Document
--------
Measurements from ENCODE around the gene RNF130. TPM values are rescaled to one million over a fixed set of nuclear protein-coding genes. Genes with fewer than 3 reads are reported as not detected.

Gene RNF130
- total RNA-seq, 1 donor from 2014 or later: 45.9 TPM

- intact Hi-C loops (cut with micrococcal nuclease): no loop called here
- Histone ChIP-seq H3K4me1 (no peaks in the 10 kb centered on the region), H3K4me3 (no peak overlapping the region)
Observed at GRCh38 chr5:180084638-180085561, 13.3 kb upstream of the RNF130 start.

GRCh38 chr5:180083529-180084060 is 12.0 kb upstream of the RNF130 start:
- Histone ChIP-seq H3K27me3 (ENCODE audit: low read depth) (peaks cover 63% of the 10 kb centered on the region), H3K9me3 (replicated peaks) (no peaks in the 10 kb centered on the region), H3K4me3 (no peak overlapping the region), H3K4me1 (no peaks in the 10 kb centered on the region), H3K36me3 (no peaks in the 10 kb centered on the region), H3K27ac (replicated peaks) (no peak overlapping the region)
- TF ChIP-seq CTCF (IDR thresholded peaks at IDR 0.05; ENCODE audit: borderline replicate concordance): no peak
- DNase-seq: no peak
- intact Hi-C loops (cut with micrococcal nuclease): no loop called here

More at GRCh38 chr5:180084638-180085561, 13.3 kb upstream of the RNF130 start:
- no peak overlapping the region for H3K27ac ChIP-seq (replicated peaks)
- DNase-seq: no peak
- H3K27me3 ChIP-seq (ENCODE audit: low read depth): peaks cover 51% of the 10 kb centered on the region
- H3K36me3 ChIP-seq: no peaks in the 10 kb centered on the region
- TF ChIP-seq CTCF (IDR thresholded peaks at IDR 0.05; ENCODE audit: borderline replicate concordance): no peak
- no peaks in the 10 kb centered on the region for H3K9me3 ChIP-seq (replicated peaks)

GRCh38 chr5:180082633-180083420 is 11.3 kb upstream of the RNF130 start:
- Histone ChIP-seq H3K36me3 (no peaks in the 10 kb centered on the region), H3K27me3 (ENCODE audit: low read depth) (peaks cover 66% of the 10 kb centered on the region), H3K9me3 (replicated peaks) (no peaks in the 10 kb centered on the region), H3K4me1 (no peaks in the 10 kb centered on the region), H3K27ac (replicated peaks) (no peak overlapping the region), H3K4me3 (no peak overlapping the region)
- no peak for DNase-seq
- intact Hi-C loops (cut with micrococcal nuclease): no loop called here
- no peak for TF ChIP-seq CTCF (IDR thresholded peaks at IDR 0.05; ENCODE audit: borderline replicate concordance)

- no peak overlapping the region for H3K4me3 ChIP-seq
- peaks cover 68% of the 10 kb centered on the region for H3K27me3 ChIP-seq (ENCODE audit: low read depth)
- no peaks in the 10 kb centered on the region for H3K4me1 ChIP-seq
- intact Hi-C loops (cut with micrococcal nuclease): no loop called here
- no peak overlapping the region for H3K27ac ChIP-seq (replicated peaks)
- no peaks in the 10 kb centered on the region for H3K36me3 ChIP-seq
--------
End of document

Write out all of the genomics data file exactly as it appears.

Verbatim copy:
Measurements from ENCODE around the gene RNF130. TPM values are rescaled to one million over a fixed set of nuclear protein-coding genes. Genes with fewer than 3 reads are reported as not detected.

Gene RNF130
- total RNA-seq, 1 donor from 2014 or later: 45.9 TPM

- intact Hi-C loops (cut with micrococcal nuclease): no loop called here
- Histone ChIP-seq H3K4me1 (no peaks in the 10 kb centered on the region), H3K4me3 (no peak overlapping the region)
Observed at GRCh38 chr5:180084638-180085561, 13.3 kb upstream of the RNF130 start.

GRCh38 chr5:180083529-180084060 is 12.0 kb upstream of the RNF130 start:
- Histone ChIP-seq H3K27me3 (ENCODE audit: low read depth) (peaks cover 63% of the 10 kb centered on the region), H3K9me3 (replicated peaks) (no peaks in the 10 kb centered on the region), H3K4me3 (no peak overlapping the region), H3K4me1 (no peaks in the 10 kb centered on the region), H3K36me3 (no peaks in the 10 kb centered on the region), H3K27ac (replicated peaks) (no peak overlapping the region)
- TF ChIP-seq CTCF (IDR thresholded peaks at IDR 0.05; ENCODE audit: borderline replicate concordance): no peak
- DNase-seq: no peak
- intact Hi-C loops (cut with micrococcal nuclease): no loop called here

More at GRCh38 chr5:180084638-180085561, 13.3 kb upstream of the RNF130 start:
- no peak overlapping the region for H3K27ac ChIP-seq (replicated peaks)
- DNase-seq: no peak
- H3K27me3 ChIP-seq (ENCODE audit: low read depth): peaks cover 51% of the 10 kb centered on the region
- H3K36me3 ChIP-seq: no peaks in the 10 kb centered on the region
- TF ChIP-seq CTCF (IDR thresholded peaks at IDR 0.05; ENCODE audit: borderline replicate concordance): no peak
- no peaks in the 10 kb centered on the region for H3K9me3 ChIP-seq (replicated peaks)

GRCh38 chr5:180082633-180083420 is 11.3 kb upstream of the RNF130 start:
- Histone ChIP-seq H3K36me3 (no peaks in the 10 kb centered on the region), H3K27me3 (ENCODE audit: low read depth) (peaks cover 66% of the 10 kb centered on the region), H3K9me3 (replicated peaks) (no peaks in the 10 kb centered on the region), H3K4me1 (no peaks in the 10 kb centered on the region), H3K27ac (replicated peaks) (no peak overlapping the region), H3K4me3 (no peak overlapping the region)
- no peak for DNase-seq
- intact Hi-C loops (cut with micrococcal nuclease): no loop called here
- no peak for TF ChIP-seq CTCF (IDR thresholded peaks at IDR 0.05; ENCODE audit: borderline replicate concordance)

- no peak overlapping the region for H3K4me3 ChIP-seq
- peaks cover 68% of the 10 kb centered on the region for H3K27me3 ChIP-seq (ENCODE audit: low read depth)
- no peaks in the 10 kb centered on the region for H3K4me1 ChIP-seq
- intact Hi-C loops (cut with micrococcal nuclease): no loop called here
- no peak overlapping the region for H3K27ac ChIP-seq (replicated peaks)
- no peaks in the 10 kb centered on the region for H3K36me3 ChIP-seq